When things go wrong, your users need to know – but it’s not always easy to determine what to say or how to say it. If you’re responsible for getting the word out to hundreds or thousands of users, it can feel like a heavy weight on your shoulders. The task at hand is urgent, yet must be handled delicately.
As someone who’s handled incident communication on Statuspage’s status page – the mother of all status pages – I know how difficult these moments are.
To combat the frantic nature of incident communication, Statuspage offers a feature called incident templates. Incident templates allow you to store pre-written messages in Statuspage so they’re easily available when you need them.
Still, it’s not always easy to write these messages. Some people want a little help or inspiration when crafting their incident templates.
Create incident templates using our new incident comms template generator
We created the incident communication template generator to help incident communicators create clear and concise incident messages in less than a minute.
If you’re a Statuspage customer already, add the messages you generate into your incident template library so you’re ready the next time things go wrong.
If you’re not a Statuspage customer, sign up for a free trial here.
5 tips for better incident communication
1. Communicate early, even if you don’t know what’s going on yet. Customers want to know you’re working on the problem. Regularly updating customers leaves no room for “What’s going on?” or “When will you have more information?”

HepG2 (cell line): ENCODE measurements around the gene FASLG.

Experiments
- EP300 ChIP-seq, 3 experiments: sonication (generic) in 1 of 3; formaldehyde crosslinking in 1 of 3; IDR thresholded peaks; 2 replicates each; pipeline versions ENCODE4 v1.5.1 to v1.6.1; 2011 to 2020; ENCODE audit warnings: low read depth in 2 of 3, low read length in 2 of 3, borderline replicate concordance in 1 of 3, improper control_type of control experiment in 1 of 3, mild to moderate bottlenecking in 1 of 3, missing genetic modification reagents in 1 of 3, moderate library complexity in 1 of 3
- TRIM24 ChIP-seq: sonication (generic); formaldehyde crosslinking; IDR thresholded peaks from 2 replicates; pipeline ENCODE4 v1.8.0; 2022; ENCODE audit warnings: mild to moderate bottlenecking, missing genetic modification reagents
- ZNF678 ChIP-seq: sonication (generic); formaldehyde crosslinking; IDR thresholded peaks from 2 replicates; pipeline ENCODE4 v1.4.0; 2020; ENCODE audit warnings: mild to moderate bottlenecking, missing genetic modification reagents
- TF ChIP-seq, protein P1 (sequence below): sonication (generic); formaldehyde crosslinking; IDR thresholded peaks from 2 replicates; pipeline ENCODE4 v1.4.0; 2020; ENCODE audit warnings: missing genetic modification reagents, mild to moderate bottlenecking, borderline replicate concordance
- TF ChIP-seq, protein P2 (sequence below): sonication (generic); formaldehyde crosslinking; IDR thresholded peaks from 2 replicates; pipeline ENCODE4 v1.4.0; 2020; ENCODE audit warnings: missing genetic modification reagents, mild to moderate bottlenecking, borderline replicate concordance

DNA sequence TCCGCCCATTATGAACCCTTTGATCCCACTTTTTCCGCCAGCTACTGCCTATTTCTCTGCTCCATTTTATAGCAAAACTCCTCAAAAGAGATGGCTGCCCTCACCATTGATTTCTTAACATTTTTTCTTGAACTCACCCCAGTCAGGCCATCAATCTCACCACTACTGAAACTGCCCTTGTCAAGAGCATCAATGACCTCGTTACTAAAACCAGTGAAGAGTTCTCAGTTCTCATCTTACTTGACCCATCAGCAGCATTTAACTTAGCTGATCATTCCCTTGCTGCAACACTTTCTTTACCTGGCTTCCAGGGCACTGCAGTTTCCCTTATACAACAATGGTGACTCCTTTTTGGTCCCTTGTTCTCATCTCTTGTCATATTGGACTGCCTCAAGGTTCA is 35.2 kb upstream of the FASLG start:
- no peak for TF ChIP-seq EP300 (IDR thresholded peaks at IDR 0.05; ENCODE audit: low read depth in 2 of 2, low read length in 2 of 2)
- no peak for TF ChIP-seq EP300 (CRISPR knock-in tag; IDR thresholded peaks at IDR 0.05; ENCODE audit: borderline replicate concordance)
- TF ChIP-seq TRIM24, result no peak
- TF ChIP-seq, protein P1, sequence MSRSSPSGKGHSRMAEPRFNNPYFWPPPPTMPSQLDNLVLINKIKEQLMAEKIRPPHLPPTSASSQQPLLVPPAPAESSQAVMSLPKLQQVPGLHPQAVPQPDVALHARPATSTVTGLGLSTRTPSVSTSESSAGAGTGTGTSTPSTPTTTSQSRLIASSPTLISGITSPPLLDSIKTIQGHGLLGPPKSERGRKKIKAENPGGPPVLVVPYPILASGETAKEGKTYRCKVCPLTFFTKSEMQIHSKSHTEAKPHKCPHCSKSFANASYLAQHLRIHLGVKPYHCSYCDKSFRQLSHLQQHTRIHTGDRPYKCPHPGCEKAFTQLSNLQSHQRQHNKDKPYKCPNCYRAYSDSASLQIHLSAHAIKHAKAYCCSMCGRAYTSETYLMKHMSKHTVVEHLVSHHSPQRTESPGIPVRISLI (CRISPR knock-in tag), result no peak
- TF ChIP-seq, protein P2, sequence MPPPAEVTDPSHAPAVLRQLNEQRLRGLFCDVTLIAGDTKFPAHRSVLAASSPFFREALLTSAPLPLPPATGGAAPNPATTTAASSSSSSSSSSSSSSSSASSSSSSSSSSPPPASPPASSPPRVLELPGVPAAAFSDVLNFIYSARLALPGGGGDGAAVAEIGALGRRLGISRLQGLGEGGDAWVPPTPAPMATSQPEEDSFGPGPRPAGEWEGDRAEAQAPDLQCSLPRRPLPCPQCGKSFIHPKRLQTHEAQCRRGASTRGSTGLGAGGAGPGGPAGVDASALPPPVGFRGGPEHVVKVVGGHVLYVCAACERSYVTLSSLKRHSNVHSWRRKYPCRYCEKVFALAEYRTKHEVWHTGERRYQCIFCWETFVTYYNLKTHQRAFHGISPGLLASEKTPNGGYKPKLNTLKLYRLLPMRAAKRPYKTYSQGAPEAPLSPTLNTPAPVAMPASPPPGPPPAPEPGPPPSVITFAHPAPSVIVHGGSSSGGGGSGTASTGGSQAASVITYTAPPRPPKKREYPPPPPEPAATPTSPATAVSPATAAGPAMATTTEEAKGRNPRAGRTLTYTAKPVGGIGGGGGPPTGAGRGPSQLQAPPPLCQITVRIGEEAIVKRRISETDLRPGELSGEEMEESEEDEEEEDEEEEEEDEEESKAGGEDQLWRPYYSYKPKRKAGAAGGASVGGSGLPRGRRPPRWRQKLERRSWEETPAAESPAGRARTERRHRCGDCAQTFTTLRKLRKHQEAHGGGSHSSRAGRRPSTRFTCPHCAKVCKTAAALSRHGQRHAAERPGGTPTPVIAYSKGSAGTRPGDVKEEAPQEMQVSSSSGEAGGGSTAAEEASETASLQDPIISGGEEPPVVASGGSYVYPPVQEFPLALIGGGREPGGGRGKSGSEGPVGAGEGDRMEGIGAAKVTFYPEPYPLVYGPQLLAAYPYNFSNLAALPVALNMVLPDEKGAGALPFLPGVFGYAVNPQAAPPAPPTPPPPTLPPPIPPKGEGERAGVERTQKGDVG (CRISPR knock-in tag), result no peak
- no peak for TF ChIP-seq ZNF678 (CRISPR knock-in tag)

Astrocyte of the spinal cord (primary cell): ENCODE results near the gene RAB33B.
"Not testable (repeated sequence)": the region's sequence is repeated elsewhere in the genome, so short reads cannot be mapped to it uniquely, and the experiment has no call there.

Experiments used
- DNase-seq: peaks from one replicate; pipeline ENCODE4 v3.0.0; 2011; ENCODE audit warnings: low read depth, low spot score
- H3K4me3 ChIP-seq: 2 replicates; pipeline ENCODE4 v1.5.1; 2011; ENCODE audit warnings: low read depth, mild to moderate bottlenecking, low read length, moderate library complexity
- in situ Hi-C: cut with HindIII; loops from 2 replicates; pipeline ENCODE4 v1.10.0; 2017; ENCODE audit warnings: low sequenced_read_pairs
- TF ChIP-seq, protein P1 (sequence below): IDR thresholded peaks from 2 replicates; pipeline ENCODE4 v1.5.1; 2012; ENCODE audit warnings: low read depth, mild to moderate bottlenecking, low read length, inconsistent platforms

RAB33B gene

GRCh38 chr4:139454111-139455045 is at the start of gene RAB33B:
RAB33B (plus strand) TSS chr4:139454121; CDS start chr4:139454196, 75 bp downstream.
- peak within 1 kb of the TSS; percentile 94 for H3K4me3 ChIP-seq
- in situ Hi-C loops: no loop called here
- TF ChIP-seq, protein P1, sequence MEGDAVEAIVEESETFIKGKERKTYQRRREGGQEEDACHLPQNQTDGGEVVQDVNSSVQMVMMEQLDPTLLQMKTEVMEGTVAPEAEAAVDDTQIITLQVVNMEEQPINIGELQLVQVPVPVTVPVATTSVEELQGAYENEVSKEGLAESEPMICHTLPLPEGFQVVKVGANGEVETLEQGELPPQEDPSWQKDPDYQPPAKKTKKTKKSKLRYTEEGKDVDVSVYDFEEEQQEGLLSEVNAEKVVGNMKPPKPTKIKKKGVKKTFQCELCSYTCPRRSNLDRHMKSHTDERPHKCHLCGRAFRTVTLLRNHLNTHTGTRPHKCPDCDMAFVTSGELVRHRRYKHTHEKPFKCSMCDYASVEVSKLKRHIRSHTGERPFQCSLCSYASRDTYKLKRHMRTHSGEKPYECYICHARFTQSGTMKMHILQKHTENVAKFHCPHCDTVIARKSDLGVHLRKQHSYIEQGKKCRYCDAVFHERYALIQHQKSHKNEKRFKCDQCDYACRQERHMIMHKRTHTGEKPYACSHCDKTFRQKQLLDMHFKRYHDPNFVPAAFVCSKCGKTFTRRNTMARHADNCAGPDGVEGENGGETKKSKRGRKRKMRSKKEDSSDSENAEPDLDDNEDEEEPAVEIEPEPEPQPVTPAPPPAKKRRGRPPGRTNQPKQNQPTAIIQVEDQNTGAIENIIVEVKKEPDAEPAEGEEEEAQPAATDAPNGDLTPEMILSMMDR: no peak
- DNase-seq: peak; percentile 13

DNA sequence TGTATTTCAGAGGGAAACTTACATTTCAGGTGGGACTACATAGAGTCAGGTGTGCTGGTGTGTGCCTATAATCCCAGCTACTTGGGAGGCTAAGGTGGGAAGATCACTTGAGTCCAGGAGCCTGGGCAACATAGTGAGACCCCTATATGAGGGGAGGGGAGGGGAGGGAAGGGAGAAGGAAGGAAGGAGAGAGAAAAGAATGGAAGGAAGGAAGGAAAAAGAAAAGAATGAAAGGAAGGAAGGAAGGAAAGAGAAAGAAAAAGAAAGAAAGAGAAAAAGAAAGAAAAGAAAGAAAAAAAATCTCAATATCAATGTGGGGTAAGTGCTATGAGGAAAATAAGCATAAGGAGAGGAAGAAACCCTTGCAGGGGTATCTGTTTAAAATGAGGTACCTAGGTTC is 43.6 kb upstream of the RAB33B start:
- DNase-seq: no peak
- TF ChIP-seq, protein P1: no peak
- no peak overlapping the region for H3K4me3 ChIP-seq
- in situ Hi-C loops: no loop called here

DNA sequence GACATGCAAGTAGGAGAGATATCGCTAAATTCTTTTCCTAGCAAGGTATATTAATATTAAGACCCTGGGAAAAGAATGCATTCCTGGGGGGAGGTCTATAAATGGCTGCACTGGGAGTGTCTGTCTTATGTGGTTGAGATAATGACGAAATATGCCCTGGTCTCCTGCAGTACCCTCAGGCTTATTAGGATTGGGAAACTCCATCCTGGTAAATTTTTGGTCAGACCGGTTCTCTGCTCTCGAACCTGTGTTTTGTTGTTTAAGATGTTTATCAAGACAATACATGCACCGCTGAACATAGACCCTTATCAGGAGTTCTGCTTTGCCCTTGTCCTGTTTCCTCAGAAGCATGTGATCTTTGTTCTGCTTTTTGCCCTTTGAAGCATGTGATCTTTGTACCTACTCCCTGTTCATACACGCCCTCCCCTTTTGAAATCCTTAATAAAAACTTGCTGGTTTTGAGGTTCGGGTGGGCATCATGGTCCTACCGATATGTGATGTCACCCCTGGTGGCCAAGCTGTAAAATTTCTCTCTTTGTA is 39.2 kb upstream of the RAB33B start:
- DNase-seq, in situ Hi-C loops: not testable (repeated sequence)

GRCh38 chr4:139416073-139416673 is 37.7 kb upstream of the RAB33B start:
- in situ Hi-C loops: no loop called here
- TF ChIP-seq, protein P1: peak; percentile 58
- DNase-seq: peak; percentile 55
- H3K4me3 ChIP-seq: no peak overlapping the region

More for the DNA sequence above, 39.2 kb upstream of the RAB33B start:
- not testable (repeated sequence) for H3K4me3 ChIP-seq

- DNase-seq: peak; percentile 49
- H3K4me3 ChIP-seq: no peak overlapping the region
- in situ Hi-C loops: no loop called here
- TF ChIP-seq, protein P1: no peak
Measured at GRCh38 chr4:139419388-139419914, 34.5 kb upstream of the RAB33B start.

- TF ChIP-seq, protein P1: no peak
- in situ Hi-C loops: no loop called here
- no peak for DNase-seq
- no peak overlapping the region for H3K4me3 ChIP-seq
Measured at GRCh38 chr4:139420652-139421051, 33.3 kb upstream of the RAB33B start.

Instead of saying, “We ran into some issues with our server earlier today. We’ve addressed this and all systems are operational now.”
Say, “We’re investigating an issue with our platform. Next update in 15 minutes.”
2. Communicate often, even if you don’t have any new information to share. Customers want to know you’re actively working on the issue. Share updates often, even if you don’t have anything new to say. Simply being present and saying “We’re still looking into this” ensures you’re not leaving your customers in the dark.
3. Communicate precisely. Remember, you’re communicating with a wide range of people. Leave out technical jargon and keep messaging clear and concise so everyone understand what your saying.
Instead of saying, “Remediation of applications on the new load balancer configurations are in progress.”
Say, “A fix is in progress. Next update in 15 minutes.”
4. Stay consistent across channels. Define your most effective incident communication channels, and ensure the incident communicator is updating each channel consistently and simultaneously.
5. Own the problem. Don’t throw your vendors under the bus. You made the choice to use a service provider, and in your customer’s eyes, the incident is your problem. Own it, and don’t shift blame.
Instead of saying, “Acme Co. is experiencing an outage that has caused our servers to be unresponsive.”
Say, “We are currently experiencing an outage with our servers. We are working to resolve this and we will post another update in 15 minutes.”